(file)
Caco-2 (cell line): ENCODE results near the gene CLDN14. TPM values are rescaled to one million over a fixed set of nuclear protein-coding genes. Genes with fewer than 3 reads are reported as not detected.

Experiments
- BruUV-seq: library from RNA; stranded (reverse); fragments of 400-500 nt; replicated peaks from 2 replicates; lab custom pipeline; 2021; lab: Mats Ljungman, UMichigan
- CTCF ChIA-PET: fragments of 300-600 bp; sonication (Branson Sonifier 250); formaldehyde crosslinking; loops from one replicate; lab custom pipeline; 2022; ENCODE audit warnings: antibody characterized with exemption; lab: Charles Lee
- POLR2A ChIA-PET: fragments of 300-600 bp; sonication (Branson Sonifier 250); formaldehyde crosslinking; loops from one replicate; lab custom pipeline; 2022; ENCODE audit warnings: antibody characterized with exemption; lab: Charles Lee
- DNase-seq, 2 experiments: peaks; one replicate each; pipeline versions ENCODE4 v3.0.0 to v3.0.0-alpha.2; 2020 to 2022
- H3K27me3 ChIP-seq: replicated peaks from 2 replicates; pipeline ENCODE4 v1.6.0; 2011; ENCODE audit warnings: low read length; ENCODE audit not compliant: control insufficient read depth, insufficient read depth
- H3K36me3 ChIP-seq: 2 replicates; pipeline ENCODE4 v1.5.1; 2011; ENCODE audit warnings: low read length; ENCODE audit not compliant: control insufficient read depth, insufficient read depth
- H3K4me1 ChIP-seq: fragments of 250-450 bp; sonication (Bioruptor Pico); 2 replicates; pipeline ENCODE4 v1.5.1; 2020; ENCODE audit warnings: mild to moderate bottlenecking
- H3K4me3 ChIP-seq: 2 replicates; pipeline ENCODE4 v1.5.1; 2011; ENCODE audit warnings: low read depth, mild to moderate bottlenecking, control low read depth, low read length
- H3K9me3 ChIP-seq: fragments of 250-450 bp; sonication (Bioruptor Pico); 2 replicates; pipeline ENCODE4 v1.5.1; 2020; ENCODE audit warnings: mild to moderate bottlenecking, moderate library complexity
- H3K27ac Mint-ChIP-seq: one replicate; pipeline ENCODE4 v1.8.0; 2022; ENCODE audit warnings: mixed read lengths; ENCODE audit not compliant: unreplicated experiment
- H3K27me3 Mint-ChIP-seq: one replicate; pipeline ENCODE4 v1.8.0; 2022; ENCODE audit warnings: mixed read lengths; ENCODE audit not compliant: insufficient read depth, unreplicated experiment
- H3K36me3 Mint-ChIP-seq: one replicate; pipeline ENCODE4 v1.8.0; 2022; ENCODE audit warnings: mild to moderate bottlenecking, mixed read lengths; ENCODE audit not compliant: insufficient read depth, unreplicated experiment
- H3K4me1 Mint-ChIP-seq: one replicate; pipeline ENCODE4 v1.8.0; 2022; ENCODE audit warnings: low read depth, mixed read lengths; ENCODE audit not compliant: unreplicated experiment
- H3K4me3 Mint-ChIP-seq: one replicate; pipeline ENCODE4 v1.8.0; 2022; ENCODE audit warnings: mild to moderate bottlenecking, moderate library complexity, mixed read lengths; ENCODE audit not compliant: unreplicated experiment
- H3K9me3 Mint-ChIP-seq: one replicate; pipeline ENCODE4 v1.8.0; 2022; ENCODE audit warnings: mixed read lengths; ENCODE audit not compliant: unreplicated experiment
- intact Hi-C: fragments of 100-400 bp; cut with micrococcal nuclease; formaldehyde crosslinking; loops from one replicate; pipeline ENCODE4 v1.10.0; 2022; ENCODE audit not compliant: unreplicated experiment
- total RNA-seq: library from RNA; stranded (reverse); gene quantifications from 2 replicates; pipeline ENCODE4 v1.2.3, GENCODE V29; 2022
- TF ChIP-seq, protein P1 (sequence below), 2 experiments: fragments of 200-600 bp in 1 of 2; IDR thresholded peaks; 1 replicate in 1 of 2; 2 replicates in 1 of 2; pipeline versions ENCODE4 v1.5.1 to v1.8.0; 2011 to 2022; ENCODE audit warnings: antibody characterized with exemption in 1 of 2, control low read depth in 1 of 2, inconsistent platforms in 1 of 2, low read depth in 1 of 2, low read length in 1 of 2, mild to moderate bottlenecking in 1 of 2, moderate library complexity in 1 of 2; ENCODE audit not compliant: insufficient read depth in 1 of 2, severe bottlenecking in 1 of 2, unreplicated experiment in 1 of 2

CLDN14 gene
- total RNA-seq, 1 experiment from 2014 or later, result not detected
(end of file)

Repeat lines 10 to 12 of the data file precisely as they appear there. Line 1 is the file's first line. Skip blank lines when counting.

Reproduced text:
- H3K4me3 ChIP-seq: 2 replicates; pipeline ENCODE4 v1.5.1; 2011; ENCODE audit warnings: low read depth, mild to moderate bottlenecking, control low read depth, low read length
- H3K9me3 ChIP-seq: fragments of 250-450 bp; sonication (Bioruptor Pico); 2 replicates; pipeline ENCODE4 v1.5.1; 2020; ENCODE audit warnings: mild to moderate bottlenecking, moderate library complexity
- H3K27ac Mint-ChIP-seq: one replicate; pipeline ENCODE4 v1.8.0; 2022; ENCODE audit warnings: mixed read lengths; ENCODE audit not compliant: unreplicated experiment